Listening Now: Madelynne’s Mix Tapes

Welcome to the first issue of Listening Now! In this weekly newsletter, I will spill my current jamz, only the best YouTube links, concerts you should put on your calendar and why, and I may sprinkle in some other things. Hugo will probably offer his two paws. And there’s already talk of some guest posts.

I’m starting this for a couple reasons: (1) I love music, (2) and people ask me what I’m listening to or when I share a concert I’m interested in, they sometimes say they don’t know the artist. After polling some flatteringly eager friends, this came about. A heads-up that my musical genres vary, but are primarily indie and folk. So I’ll probably be pulling in some of my friends that know more about other genres from time to time. It’s important to look up every once in a while, to hear the world through different eyes.

The Low-down: the newsletter will be a brief weekly scroll thru of the good stuff. The blog post(s) will be that and more. Subscribe to what you want. Tell your friends. Music is made to be shared. 



Niche genre: folk-pop bordering on instrumental

Andrew Bird

Andrew Bird is talented. His performance at the Kauffman a few weeks ago was one of the more synesthetic experiences of my concert career. Every light and sound bounced off of the walls and cascaded into this dance that he created as he hopped from guitar to violin to whistling (he’s an acclaimed whistler yes that’s a thing) to singing to pretty much anything else he could get his hands on. It was a full experience to have the symphony behind him for the first part of the set, but honestly, he didn’t need it. His music is wonderfully magical and still personally revealing. He talked about writing an apology song to a college roommate that just wanted to be his friend but who Andrew did not feel similarly toward. “I just thought about how hard it would be to be friends with me,” he said, half laughing to himself. He often uses loops to build a symphonic experience with his minimalistic ballads. It seemed natural for the orchestra to be behind him, though he said he hadn’t played with an orchestra in over 10-ish years since before his recent tour.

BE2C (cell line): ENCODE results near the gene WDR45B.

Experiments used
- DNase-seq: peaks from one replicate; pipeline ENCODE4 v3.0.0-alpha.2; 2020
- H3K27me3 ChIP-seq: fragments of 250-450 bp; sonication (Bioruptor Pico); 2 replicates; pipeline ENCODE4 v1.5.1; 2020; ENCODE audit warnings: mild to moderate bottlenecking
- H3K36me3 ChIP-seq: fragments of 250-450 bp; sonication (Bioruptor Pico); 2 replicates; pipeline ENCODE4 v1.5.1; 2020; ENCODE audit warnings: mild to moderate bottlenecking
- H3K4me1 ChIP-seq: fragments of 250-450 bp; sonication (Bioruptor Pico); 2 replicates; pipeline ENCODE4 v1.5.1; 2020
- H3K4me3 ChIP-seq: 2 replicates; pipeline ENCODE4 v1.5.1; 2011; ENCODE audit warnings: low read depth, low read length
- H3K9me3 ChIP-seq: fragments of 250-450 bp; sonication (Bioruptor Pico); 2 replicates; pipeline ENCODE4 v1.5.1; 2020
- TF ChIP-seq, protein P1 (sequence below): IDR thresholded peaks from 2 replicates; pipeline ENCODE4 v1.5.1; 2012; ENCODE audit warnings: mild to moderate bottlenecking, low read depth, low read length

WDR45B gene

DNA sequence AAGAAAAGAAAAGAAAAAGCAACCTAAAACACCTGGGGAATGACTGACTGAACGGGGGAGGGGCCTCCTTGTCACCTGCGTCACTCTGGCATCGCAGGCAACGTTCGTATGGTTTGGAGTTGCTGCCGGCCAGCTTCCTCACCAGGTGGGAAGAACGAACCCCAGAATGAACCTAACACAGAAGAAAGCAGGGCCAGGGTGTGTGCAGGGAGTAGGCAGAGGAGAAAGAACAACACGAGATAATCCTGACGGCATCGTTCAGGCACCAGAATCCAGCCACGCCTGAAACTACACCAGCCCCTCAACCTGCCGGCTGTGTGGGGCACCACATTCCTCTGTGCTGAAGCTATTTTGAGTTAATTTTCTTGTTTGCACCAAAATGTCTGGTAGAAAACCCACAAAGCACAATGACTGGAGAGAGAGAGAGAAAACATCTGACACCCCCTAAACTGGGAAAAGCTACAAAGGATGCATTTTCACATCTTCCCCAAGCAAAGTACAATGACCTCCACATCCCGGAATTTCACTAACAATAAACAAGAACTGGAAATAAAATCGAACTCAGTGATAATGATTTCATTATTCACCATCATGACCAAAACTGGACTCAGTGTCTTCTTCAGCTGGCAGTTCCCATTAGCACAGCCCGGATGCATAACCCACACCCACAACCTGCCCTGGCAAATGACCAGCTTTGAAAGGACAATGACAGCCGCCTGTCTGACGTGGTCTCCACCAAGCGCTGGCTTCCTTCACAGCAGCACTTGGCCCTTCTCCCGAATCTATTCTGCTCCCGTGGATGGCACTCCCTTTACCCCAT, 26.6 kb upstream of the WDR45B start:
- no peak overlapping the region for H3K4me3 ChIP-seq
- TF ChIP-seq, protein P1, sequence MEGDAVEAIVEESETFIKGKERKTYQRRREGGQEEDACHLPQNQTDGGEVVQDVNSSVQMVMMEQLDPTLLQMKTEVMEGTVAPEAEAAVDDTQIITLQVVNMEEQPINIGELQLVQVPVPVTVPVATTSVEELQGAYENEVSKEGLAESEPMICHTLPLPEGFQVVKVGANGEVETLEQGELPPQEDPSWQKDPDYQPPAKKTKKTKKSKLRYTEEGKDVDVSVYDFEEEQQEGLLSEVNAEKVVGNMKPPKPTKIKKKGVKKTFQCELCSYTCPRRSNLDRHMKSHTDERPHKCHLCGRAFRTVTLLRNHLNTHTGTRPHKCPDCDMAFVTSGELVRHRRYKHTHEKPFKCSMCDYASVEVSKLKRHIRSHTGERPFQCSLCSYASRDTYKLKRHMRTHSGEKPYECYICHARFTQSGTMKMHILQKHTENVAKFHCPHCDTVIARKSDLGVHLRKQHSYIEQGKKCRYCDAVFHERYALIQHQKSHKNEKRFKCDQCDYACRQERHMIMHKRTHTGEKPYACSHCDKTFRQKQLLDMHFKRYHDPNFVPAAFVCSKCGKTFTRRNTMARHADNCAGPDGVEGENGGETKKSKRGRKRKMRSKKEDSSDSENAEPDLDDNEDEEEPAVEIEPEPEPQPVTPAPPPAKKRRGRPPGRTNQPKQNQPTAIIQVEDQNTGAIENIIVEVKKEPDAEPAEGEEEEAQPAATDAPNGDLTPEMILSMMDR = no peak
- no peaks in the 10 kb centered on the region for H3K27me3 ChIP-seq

Best Line: “Are you serious? Are you serious? Every night of your life, you’ll fight for it.” – Are You Serious?

Intro: Pulaski at Night, Imitosis, Are You Serious?

For fans of Sufjan Stevens, Ben Howard, Punch Brothers, M. Ward, Fruit Bats.


The Bridge has been crushing on this band recently, and I’m joining in. You may recognize their work (“The Winner Is”) from one of the greatest indie movies and soundtracks Little Miss Sunshine.

DeVotchKa is actually Russian for “girl.” Who knew? Wikipedia did. Not Genius, unfortunately.  

I’ve had “Love Letters” on repeat. It might be solely for the line “are you still in love with the sound of your voice?” It’s poetry delivered with a gritty voice and showered in power chords and rapid piano keys with a violin coming in at just the right moment to sound like an outcry of heartbreak. Sorry. I just really love breakup songs. (See HEARTBREAK:HEALING playlist.)

Anyway, highly suggest listening to them at any point in your day where a montage would play.

Intro: The Winner Is, Love Letters, How it Ends, Straight Shot

For fans of The Decemberists, STARS, Bright Eyes.

River Whyless

Another Bridge intro that will forever make me associate this band with fall. Their name itself invokes all things folk. And maybe the days of Mumford are coming back (hint), but if you like any type of fast-paced banjo folk that makes you want to abandon the city for a jolly time down at the river, I recommend these guys. But not like in a hokey way. I mean it more like the way I remember my time in the Ozarks: a lot of good music best heard outside to the rhythm of cicadas.

Best line: “’Cause I was lost like a politician / Caught up in a game of tug of war / When I found my feet slipping / Found myself wishing / I knew what it was that I ever stood for.” – Van Dyke Brown